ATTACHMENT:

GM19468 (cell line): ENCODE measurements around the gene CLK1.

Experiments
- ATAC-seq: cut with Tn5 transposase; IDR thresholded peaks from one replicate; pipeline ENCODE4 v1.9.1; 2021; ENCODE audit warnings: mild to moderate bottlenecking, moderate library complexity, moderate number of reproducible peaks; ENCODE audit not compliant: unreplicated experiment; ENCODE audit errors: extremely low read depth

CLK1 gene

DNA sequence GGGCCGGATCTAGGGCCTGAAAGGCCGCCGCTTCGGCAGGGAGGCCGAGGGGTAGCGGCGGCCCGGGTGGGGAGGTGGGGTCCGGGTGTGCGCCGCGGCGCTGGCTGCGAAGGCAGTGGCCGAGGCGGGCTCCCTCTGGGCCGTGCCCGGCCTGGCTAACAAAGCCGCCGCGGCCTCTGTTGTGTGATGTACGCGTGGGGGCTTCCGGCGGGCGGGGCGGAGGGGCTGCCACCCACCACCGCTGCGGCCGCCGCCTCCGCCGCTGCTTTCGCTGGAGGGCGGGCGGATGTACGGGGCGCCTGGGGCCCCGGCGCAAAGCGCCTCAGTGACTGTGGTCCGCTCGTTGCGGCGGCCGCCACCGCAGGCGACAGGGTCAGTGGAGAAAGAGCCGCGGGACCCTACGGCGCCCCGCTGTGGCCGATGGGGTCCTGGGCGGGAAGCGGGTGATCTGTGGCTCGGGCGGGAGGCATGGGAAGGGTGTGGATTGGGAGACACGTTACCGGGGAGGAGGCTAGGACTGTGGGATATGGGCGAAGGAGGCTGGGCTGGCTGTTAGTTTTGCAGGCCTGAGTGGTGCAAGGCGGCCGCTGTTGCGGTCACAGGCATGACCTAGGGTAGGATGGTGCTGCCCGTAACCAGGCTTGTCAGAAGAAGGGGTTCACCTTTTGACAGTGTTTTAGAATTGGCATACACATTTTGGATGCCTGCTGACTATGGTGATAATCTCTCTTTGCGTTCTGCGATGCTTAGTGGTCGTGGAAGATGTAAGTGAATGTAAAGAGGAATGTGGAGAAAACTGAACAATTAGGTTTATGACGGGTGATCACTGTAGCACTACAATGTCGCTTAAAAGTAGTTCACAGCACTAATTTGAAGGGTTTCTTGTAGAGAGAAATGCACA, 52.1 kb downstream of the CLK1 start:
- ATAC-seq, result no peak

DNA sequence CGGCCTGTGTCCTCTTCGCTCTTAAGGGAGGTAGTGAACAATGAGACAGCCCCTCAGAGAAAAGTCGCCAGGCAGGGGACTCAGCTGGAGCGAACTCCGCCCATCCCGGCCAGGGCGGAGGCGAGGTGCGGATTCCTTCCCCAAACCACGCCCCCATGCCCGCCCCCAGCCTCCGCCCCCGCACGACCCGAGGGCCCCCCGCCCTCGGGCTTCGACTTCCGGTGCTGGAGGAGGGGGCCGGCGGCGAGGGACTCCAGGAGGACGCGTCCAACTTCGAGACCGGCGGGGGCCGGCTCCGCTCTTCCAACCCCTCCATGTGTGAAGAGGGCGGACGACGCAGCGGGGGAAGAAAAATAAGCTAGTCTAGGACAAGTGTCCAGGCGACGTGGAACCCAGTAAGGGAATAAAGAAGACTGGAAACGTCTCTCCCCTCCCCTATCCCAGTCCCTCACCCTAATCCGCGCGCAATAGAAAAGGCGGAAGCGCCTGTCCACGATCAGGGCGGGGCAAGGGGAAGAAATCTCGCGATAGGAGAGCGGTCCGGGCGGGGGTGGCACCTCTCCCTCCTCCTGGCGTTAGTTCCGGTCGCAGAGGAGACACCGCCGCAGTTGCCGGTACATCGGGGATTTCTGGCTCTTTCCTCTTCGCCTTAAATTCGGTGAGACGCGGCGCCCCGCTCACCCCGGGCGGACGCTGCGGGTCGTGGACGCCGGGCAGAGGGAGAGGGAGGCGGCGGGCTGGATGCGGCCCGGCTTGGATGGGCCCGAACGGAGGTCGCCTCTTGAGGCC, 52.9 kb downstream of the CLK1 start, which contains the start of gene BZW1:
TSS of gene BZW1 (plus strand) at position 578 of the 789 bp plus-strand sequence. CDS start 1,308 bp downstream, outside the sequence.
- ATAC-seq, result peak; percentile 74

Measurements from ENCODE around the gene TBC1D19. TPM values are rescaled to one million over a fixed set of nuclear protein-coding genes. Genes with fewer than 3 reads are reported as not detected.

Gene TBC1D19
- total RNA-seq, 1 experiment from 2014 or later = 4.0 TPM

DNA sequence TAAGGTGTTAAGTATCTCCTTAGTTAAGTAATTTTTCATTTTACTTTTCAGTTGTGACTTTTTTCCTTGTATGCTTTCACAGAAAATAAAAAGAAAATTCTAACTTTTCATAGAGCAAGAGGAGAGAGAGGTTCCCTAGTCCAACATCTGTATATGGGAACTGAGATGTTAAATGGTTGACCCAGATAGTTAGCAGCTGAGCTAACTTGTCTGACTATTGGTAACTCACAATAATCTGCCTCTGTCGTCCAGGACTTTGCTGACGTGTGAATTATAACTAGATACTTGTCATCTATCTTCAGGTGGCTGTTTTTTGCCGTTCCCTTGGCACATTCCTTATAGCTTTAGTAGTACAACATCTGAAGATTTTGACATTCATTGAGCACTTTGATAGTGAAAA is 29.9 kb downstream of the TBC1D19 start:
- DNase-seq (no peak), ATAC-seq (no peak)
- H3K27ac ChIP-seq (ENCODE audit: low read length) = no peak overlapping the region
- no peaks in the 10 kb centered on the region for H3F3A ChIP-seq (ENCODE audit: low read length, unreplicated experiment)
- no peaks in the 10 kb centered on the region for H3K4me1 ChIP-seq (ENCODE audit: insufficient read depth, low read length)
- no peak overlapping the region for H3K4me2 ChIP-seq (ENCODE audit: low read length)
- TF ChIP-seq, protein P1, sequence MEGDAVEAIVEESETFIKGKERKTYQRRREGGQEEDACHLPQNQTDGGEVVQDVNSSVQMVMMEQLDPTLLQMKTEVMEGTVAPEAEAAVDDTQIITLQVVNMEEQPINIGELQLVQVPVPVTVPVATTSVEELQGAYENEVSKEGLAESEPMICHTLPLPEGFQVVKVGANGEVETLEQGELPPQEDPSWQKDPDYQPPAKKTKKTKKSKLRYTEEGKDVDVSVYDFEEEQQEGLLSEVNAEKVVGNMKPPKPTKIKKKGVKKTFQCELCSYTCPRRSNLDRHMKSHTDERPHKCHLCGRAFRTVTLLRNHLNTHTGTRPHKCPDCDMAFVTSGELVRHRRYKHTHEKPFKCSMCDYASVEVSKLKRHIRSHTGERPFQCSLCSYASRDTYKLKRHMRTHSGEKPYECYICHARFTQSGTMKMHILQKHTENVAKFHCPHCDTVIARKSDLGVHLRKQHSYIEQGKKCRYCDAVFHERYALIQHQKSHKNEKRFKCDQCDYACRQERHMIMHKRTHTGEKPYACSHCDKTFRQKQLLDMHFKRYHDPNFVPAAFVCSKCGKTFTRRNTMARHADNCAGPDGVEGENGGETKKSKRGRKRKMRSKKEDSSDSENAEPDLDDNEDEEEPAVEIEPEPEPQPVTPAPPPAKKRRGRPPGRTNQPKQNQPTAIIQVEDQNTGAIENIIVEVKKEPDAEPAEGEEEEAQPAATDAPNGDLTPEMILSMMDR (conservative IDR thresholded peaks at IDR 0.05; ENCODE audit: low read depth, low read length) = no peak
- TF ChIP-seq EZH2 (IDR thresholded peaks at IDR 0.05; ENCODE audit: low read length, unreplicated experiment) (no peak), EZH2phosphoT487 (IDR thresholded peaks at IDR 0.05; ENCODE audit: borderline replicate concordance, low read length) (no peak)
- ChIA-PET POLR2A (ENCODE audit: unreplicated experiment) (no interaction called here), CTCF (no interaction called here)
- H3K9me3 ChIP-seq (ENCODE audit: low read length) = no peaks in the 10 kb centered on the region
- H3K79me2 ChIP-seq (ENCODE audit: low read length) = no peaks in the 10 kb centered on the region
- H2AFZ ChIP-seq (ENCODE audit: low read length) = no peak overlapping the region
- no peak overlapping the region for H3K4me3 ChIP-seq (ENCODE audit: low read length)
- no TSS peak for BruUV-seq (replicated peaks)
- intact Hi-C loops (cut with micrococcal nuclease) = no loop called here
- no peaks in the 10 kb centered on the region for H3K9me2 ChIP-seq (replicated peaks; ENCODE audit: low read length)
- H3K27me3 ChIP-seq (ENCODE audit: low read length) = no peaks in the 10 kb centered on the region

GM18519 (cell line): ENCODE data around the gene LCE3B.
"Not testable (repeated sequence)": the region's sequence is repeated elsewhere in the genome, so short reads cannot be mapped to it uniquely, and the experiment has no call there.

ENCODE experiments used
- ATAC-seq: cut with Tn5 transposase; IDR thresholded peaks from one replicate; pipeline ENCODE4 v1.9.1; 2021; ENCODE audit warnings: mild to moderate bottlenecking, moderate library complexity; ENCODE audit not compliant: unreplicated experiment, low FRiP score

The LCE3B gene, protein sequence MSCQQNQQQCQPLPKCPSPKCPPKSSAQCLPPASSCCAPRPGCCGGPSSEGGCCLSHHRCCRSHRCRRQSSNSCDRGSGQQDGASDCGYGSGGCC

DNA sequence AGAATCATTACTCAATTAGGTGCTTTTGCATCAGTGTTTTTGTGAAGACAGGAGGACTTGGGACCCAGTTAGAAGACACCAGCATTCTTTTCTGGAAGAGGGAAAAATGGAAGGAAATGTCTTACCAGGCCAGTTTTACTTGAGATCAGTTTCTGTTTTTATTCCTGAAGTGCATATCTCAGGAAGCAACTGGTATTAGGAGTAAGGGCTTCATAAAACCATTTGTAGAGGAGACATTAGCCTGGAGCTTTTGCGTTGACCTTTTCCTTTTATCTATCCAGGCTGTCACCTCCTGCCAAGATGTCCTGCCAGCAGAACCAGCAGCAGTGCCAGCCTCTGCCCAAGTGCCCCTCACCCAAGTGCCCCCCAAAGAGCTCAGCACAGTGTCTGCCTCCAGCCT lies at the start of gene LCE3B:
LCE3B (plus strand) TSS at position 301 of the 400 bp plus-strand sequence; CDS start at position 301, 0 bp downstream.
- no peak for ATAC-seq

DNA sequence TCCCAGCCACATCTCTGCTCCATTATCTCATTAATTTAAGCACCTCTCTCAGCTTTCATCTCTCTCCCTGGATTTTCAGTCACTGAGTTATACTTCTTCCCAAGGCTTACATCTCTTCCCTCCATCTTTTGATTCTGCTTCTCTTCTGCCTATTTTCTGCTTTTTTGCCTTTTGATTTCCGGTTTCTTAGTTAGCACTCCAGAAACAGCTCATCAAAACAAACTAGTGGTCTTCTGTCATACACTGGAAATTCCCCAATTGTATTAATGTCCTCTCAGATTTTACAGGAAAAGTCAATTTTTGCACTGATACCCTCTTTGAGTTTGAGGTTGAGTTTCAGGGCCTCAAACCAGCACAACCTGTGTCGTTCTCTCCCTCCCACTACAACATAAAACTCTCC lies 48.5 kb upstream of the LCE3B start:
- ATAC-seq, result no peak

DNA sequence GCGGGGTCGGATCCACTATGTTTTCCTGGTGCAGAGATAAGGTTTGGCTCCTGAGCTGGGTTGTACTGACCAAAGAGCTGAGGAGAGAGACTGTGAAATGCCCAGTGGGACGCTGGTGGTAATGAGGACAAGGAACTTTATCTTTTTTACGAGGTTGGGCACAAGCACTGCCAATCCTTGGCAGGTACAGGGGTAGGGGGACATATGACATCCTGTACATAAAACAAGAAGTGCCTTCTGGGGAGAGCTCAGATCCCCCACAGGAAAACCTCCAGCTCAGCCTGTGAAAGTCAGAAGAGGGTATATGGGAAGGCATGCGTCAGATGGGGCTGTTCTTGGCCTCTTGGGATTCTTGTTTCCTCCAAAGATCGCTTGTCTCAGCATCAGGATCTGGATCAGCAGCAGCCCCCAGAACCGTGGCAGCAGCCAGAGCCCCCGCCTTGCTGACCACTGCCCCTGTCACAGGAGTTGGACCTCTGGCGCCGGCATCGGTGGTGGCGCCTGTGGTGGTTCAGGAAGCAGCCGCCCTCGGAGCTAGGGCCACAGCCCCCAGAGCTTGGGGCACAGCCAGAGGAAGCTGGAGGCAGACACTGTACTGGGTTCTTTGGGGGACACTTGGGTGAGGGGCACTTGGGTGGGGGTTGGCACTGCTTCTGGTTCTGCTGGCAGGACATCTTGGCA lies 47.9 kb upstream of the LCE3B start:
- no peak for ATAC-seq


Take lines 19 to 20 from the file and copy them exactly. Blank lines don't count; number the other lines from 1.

- TF ChIP-seq, protein P1, sequence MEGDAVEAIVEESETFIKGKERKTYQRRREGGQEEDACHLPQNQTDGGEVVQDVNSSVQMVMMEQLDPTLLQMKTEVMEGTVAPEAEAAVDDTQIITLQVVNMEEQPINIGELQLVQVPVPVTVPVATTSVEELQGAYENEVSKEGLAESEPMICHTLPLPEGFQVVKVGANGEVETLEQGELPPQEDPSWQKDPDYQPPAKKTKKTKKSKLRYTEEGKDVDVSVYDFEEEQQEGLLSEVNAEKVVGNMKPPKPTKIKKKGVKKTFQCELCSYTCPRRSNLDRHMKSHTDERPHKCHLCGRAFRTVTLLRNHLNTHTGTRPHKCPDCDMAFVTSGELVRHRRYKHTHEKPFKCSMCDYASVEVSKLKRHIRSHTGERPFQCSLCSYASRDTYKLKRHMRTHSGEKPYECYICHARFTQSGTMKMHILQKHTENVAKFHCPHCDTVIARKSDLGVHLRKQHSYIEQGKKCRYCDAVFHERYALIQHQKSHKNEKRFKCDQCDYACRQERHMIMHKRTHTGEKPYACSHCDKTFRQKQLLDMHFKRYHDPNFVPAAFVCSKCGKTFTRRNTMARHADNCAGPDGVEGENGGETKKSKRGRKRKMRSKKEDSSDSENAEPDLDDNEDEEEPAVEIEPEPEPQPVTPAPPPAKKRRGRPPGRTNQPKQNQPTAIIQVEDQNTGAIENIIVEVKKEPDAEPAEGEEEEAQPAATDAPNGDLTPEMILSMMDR (conservative IDR thresholded peaks at IDR 0.05; ENCODE audit: low read depth, low read length) = no peak
- TF ChIP-seq EZH2 (IDR thresholded peaks at IDR 0.05; ENCODE audit: low read length, unreplicated experiment) (no peak), EZH2phosphoT487 (IDR thresholded peaks at IDR 0.05; ENCODE audit: borderline replicate concordance, low read length) (no peak)